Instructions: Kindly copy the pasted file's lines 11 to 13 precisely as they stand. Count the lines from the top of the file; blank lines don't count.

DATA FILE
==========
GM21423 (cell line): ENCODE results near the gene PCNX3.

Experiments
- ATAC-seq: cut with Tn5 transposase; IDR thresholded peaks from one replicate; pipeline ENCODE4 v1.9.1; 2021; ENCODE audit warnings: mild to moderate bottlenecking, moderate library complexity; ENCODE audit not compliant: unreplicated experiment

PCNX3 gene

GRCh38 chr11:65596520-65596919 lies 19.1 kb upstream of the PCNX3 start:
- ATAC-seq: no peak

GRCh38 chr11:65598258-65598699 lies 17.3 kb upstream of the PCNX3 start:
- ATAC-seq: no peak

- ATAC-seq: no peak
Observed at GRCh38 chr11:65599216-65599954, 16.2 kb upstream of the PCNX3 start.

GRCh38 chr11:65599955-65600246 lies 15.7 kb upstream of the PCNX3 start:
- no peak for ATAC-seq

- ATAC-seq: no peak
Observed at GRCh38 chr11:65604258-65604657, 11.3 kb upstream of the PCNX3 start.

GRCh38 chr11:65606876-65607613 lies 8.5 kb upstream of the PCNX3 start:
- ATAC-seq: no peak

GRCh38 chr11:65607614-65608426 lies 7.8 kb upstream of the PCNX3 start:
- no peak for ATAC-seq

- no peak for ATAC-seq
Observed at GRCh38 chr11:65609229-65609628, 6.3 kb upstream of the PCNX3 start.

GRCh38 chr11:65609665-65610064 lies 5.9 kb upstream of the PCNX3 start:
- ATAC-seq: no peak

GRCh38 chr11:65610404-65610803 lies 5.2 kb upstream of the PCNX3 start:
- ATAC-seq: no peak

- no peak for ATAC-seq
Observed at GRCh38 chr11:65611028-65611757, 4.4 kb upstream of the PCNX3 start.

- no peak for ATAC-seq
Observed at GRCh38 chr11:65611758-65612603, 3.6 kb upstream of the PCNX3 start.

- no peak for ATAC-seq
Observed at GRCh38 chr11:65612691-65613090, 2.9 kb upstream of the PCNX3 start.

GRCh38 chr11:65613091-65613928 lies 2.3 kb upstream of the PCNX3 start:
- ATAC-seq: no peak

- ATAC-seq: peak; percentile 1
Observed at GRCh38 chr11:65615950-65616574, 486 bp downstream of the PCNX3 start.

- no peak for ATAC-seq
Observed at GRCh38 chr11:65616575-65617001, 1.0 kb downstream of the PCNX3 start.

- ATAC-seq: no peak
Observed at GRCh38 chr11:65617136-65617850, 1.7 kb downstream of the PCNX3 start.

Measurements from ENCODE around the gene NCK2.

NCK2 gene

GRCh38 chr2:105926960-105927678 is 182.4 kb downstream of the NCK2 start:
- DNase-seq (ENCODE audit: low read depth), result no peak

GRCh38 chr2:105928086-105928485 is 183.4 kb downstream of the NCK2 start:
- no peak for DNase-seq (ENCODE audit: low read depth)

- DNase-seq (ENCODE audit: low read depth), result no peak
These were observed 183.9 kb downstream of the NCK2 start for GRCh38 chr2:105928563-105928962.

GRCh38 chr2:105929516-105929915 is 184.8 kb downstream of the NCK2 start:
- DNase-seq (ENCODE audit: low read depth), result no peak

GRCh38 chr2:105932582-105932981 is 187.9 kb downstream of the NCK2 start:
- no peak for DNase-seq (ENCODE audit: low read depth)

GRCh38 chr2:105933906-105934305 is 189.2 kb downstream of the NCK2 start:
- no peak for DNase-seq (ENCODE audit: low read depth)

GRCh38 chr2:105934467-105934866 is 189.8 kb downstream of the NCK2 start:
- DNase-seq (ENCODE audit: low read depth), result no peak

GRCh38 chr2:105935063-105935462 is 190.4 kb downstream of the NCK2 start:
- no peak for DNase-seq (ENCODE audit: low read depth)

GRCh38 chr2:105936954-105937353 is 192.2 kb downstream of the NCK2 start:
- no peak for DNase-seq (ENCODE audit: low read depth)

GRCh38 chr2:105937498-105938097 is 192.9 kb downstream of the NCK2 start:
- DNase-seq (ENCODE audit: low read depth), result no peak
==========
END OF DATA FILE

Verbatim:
GRCh38 chr11:65599955-65600246 lies 15.7 kb upstream of the PCNX3 start:
- no peak for ATAC-seq

- ATAC-seq: no peak